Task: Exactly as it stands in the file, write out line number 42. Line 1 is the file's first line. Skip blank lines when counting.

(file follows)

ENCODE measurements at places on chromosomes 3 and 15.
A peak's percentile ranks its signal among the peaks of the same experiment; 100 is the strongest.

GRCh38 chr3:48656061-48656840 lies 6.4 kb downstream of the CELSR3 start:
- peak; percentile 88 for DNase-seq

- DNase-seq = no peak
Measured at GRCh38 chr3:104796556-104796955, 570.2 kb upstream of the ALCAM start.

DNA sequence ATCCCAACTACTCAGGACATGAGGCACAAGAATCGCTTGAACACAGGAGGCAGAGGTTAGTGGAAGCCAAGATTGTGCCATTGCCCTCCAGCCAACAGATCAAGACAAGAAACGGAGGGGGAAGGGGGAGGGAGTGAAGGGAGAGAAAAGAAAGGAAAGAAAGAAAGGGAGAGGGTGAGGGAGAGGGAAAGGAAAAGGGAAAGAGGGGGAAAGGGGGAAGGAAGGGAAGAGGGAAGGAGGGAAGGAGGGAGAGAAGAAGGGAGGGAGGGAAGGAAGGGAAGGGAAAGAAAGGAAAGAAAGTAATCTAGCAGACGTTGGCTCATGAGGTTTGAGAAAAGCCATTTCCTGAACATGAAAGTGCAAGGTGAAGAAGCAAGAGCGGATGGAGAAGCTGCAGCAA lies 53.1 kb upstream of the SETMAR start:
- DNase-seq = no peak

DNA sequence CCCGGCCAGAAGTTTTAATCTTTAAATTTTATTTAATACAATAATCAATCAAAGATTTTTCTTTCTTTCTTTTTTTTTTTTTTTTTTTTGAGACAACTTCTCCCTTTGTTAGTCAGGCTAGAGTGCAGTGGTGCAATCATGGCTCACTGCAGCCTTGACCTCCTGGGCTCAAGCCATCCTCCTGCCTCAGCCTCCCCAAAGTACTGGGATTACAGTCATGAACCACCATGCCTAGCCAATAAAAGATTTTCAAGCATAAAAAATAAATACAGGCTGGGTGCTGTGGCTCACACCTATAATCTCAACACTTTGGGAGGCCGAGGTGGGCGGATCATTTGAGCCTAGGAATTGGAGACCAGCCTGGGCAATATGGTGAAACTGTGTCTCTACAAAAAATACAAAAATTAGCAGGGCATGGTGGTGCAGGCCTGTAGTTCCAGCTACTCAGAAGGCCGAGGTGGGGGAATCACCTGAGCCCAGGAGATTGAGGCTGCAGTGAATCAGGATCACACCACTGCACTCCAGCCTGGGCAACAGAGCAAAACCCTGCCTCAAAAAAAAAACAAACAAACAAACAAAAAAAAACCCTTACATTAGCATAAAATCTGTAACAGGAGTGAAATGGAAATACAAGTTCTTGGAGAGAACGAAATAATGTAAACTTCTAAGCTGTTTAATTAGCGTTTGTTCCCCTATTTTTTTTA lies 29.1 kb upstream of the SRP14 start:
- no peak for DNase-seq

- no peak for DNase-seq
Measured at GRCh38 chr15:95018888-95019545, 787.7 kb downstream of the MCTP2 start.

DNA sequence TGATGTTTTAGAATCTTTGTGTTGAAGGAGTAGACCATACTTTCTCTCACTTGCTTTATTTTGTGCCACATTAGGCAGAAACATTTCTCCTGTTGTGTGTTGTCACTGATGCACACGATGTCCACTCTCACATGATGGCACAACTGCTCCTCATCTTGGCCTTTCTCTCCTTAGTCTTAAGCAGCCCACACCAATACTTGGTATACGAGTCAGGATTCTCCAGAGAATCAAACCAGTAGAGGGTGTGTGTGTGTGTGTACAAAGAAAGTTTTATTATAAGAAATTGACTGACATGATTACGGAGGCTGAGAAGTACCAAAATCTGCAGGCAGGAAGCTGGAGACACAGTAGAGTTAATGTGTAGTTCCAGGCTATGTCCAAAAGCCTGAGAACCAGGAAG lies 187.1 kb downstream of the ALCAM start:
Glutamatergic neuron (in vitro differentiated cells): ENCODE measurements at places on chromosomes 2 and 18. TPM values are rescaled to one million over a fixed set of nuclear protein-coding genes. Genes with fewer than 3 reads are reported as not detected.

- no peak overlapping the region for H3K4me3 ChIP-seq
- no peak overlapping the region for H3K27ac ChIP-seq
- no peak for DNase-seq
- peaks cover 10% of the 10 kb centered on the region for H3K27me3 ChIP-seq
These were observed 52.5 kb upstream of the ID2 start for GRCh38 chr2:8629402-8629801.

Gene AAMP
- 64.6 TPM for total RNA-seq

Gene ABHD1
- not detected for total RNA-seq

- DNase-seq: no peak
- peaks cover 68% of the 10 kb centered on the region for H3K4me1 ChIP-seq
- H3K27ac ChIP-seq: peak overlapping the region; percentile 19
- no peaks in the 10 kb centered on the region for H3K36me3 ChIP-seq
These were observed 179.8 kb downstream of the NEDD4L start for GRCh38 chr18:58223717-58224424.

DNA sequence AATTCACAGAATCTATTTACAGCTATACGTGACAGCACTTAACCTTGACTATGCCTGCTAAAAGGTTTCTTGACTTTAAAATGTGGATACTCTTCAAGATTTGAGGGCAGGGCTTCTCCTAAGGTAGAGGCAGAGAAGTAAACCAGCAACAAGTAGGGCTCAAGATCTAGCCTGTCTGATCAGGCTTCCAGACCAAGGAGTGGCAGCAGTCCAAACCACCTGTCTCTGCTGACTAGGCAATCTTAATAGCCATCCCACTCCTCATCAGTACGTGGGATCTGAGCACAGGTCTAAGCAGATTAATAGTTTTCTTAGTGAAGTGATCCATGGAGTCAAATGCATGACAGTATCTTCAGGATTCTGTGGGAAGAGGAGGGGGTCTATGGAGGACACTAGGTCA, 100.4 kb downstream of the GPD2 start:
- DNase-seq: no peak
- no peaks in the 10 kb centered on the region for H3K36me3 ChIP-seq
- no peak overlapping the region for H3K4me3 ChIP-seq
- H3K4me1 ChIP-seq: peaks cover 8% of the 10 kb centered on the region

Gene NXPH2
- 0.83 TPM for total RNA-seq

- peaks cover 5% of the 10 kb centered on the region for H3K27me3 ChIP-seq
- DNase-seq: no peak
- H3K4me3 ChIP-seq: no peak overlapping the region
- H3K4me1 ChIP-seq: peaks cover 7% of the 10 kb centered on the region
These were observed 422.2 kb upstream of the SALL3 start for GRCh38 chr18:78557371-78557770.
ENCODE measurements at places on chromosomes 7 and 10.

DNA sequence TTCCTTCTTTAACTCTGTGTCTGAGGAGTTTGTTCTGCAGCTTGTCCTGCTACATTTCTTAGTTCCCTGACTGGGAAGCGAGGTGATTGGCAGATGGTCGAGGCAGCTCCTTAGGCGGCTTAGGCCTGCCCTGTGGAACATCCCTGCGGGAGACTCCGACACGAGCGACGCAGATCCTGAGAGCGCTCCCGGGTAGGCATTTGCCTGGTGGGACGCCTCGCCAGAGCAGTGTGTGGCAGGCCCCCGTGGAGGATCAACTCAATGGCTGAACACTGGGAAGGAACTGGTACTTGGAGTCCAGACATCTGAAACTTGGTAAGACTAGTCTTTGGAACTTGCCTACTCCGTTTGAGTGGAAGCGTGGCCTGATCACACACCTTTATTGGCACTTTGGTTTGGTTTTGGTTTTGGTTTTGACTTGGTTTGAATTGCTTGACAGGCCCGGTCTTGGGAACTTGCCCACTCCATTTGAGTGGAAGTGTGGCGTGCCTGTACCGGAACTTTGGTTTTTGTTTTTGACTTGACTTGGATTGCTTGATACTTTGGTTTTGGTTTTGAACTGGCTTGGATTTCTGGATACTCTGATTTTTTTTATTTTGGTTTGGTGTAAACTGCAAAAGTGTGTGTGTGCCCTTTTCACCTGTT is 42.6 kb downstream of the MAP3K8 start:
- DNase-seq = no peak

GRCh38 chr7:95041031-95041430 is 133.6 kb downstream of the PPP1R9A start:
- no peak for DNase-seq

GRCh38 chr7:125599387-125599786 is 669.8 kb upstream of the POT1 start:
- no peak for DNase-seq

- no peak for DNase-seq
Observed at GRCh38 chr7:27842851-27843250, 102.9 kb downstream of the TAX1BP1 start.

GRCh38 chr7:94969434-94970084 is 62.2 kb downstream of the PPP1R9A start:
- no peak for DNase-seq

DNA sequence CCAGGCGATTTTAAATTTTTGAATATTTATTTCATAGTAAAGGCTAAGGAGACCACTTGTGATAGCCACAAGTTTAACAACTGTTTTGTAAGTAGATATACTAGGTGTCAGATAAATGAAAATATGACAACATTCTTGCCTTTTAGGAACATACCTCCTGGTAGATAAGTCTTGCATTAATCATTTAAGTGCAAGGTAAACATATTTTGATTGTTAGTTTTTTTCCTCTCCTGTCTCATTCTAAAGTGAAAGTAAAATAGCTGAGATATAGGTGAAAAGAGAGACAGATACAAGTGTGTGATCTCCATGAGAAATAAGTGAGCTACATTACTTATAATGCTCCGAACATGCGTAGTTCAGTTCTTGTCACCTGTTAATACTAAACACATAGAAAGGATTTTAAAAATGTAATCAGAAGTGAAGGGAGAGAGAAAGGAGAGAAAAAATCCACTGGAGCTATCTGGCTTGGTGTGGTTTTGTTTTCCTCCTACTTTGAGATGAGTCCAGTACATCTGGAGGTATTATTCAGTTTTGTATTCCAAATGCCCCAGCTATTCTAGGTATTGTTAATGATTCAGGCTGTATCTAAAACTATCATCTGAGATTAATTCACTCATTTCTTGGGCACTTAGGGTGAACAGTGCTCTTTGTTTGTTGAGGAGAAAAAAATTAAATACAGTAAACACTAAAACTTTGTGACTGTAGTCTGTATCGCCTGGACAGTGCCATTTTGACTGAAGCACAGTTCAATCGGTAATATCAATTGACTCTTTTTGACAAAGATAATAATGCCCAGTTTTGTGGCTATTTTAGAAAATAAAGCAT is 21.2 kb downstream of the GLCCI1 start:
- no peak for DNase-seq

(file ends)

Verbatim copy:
DNA sequence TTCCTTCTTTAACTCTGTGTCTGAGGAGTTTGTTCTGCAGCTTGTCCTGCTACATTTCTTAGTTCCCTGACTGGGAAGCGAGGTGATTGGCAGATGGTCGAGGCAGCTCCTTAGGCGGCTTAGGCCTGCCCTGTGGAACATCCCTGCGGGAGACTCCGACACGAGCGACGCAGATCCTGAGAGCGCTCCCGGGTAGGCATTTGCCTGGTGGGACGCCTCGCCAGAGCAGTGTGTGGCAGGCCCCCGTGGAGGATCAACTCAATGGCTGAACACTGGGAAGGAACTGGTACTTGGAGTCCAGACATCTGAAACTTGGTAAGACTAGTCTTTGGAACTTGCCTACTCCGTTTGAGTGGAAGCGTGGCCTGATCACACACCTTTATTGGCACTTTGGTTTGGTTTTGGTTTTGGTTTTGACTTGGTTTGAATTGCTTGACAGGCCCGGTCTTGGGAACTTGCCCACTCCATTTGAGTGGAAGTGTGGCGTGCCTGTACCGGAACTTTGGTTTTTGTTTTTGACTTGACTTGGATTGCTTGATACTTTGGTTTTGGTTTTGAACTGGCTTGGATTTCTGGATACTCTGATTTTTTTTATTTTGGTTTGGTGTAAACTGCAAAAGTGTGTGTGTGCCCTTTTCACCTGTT is 42.6 kb downstream of the MAP3K8 start: